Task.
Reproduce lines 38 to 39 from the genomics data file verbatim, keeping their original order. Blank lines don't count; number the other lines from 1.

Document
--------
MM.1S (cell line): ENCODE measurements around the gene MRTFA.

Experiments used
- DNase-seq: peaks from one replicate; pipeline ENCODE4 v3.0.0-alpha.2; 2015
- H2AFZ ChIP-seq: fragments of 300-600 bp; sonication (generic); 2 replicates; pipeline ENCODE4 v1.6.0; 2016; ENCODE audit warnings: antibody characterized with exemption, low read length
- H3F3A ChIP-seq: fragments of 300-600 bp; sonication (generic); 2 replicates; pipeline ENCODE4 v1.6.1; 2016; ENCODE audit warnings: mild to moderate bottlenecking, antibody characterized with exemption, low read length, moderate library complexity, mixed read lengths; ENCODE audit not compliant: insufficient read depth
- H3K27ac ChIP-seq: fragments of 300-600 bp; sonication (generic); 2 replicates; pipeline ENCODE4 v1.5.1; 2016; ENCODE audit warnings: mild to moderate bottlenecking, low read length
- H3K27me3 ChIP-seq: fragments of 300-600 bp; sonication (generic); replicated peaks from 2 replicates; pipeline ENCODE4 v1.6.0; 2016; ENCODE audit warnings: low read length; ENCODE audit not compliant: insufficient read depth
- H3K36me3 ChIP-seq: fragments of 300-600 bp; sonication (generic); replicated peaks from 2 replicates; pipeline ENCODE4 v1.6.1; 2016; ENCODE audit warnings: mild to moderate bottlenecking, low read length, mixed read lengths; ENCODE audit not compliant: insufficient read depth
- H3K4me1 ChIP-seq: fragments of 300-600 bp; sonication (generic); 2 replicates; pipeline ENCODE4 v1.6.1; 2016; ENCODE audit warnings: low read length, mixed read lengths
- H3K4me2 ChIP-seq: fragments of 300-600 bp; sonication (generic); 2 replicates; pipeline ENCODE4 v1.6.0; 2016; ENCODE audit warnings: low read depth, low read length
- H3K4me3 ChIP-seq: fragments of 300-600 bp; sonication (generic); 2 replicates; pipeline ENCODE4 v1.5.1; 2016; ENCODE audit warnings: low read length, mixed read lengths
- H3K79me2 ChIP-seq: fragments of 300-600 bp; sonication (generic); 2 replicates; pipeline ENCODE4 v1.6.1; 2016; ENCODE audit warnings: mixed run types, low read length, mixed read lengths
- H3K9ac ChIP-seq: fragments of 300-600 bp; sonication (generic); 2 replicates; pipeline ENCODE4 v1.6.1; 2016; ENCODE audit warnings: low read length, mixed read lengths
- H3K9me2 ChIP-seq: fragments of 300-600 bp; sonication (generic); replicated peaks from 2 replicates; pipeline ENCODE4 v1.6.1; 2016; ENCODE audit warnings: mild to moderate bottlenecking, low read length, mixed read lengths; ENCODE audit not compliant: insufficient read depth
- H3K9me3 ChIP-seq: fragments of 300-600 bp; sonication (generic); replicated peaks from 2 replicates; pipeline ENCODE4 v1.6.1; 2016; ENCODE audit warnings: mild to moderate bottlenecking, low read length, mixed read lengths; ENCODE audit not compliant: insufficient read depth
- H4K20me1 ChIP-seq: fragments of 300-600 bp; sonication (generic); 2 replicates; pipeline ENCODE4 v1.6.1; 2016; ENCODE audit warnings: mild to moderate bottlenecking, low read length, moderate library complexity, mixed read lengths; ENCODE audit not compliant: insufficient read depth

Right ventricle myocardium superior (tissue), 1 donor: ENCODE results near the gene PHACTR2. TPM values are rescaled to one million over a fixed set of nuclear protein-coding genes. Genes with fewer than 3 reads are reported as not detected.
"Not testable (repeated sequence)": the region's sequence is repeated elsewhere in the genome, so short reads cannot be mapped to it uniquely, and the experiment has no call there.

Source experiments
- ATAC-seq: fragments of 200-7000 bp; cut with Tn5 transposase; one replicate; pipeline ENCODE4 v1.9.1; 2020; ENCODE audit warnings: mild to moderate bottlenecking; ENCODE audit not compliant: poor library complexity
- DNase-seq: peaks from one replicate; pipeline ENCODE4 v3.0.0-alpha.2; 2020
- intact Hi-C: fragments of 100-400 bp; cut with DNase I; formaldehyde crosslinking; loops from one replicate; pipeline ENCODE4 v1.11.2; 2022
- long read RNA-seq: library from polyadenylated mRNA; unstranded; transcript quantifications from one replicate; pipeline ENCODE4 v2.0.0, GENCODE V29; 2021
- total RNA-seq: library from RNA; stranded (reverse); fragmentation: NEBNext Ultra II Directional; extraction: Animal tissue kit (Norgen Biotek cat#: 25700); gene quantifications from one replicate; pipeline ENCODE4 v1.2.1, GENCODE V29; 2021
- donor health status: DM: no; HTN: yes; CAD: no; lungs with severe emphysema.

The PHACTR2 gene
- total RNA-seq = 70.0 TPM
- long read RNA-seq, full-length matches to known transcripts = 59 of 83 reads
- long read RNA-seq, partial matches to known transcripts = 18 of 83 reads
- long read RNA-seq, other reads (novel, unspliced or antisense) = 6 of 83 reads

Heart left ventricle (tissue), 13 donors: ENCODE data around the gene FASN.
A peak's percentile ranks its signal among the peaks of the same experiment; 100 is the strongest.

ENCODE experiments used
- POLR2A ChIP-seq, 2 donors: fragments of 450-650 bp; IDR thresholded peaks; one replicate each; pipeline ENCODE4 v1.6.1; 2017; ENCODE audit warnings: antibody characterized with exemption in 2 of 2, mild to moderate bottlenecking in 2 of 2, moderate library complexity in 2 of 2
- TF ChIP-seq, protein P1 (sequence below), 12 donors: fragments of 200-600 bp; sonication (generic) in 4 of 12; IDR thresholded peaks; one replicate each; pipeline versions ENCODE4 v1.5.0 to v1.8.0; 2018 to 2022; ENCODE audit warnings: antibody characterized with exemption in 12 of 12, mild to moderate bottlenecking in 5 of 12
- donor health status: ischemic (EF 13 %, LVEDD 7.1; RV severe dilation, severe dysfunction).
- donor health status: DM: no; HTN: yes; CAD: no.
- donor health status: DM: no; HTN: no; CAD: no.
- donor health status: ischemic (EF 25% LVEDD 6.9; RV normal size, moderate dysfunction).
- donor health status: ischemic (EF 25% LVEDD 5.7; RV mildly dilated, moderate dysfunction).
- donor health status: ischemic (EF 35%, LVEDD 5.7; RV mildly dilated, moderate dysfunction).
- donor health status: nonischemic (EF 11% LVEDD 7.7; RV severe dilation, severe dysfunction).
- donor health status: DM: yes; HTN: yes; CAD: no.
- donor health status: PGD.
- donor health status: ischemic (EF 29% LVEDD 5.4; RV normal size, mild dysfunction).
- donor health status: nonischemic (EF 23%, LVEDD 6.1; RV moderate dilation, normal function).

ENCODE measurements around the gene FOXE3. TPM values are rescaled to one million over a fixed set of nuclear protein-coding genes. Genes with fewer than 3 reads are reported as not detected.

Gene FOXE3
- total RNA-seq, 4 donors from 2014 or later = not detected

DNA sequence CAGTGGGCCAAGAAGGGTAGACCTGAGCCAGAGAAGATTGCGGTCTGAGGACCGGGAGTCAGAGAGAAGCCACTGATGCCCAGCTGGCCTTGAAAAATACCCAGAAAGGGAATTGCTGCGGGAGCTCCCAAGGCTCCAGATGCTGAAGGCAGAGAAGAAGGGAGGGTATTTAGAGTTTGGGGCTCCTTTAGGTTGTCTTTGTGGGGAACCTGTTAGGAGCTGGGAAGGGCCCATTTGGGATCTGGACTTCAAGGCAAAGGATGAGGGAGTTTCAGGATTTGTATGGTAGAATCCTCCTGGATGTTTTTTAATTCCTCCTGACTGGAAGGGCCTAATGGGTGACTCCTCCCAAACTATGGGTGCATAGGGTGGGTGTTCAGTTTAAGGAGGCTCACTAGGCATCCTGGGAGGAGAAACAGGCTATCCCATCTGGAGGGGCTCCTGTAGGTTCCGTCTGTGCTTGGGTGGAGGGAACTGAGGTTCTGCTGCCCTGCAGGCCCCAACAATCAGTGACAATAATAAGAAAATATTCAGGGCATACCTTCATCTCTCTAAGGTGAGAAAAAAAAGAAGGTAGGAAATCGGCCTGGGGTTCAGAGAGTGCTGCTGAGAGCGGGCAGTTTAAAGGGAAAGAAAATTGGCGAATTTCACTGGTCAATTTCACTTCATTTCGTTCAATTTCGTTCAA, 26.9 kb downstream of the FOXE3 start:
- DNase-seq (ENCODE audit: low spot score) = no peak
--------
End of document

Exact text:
- donor health status: DM: no; HTN: no; CAD: no.
- donor health status: ischemic (EF 25% LVEDD 6.9; RV normal size, moderate dysfunction).